At first sight, company cars drivers whose private fuel costs are met by their employers may seem to be onto a good thing, but there is a nasty tax hit…
Enter, the Car Fuel Benefit charge
When the current tax year ends, 5 April 2021, the illustration below demonstrates how a cash payment to an employer to payback any private fuel provided can create overall cash savings. This will not apply to all company car drivers, but it is well worth checking to see if a repayment is possible.
Let’s say the following circumstances apply:
- list price of your company car when new was £30,000 and was registered before 6 April 2020
- your employer pays for all your private fuel
- CO2 emissions are 147 g/km, and
- the car has a diesel engine, 2000 cc. and meets the Real Driving Emissions 2 (RDE2) standard
The 2020-21 benefit in kind charge for the use of the car (this is added to your taxable income for the year) is £10,200 (£30,000 x 34%). This would cost a standard rate taxpayer £170 a month in Income Tax.
But then the provision of private fuel would trigger an additional Car Fuel Benefit charge of £8,330. This would cost a standard rate taxpayer an extra £138 a month.
As the title of this article suggests it is possible to reimburse your employer for private fuel provided and avoid this Car Fuel Benefit charge completely. Here’s what you would need to do:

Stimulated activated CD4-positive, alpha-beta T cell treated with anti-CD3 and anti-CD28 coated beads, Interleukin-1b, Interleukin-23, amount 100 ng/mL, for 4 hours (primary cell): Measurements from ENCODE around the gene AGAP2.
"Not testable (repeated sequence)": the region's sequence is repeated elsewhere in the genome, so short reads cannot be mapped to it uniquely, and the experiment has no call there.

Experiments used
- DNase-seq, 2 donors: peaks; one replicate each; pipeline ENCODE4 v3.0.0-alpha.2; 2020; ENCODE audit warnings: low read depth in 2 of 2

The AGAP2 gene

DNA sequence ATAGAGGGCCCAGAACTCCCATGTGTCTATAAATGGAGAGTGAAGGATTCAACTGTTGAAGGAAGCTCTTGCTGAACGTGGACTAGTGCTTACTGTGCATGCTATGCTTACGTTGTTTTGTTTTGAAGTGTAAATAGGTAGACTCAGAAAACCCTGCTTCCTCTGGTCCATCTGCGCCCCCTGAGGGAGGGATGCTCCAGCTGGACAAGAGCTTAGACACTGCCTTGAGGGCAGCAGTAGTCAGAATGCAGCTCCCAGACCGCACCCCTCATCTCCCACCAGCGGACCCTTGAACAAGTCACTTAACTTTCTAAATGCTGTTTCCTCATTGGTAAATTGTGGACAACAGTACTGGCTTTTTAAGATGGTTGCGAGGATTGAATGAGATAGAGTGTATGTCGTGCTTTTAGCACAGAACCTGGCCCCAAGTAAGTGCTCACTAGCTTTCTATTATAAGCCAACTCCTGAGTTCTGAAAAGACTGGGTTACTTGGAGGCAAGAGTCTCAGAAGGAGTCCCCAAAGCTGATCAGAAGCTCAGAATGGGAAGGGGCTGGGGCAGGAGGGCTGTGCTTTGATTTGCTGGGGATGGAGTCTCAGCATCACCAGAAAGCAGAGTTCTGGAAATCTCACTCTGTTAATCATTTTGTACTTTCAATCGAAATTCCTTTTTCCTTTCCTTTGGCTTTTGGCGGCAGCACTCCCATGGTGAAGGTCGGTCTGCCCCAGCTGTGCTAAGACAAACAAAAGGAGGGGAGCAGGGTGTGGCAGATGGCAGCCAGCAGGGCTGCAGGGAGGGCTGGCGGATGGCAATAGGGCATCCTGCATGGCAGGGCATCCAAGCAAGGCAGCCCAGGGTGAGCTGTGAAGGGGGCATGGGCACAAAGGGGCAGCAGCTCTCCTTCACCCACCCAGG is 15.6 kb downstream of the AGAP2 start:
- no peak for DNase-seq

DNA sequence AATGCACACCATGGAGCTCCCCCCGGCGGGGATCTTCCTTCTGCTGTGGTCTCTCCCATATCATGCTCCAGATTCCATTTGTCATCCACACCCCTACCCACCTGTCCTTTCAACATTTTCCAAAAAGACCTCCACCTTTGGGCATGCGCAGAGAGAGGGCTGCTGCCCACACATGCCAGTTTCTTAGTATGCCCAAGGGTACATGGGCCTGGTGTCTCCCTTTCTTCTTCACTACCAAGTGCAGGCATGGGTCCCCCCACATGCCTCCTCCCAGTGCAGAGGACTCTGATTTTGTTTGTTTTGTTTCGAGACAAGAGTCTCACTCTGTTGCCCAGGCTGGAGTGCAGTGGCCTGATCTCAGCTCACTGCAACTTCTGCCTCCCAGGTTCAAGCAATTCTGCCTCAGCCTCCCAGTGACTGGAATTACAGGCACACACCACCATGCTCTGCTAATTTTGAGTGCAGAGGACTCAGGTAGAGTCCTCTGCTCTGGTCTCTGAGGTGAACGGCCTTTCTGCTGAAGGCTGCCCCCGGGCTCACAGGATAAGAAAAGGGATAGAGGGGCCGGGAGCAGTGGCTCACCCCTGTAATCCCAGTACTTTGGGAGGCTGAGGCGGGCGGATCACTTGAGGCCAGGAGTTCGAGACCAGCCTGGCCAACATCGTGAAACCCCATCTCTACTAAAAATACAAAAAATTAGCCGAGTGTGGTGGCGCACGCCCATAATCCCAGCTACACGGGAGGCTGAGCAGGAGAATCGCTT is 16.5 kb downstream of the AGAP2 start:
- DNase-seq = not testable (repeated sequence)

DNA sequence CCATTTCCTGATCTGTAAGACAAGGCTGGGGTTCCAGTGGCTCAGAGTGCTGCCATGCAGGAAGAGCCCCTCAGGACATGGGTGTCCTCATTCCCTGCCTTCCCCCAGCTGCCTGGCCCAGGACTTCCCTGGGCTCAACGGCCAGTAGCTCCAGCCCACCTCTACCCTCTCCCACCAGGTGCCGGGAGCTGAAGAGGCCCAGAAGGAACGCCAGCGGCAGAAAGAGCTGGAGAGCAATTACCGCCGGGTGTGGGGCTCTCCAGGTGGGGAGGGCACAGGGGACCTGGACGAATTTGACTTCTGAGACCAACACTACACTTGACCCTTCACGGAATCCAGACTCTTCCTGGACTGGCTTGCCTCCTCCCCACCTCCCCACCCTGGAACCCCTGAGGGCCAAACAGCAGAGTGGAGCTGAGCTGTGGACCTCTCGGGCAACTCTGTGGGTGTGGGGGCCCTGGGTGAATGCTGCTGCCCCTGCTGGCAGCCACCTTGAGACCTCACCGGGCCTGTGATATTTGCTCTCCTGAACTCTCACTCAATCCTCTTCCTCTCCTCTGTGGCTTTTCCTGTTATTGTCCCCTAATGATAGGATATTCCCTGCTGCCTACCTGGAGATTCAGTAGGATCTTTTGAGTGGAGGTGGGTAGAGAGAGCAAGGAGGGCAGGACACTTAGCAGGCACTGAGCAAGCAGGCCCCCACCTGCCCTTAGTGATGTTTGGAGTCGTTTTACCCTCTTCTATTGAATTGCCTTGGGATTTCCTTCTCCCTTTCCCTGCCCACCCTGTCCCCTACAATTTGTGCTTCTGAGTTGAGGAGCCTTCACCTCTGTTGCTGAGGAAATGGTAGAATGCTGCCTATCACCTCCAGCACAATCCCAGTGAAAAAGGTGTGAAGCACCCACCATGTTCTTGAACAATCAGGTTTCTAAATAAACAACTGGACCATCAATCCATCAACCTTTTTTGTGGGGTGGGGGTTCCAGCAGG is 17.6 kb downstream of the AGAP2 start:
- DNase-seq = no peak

First of all, calculate your private mileage for the 2020-21 tax year. Estimates won’t do, you will need to create evidence, a mileage log for example.
Multiply this private mileage by HMRC’s Advisory Fuel Rate. The present rate per mile for a 2000 cc diesel car is 10p.
Armed with this information you can now do the sums. In the above example, if the driver’s private mileage was 5,000 miles during 2020-21, the amount that needs to be repaid to the employer is £500. That’s just £42 per month.
Which means, for an effective outlay of £500, the car driver – if a basic rate tax payer – will save £1,666 in tax (£8,330 x 20%). That’s an overall cash saving of £1,166.
If you are receiving private fuel from your employer, or indeed providing private fuel for your employees, it is well worth crunching the numbers to see if there is a cash advantage to repaying any private fuel.
There are deadlines to consider and we can help you with the math and the reporting processes required.
Final planning notes for employers
The car fuel benefit charge not only creates a tax charge for the employee it also creates a National Insurance charge for the employer. And so, allowing employees to repay their private fuel costs will also reduce your NIC costs. A classic win-win outcome.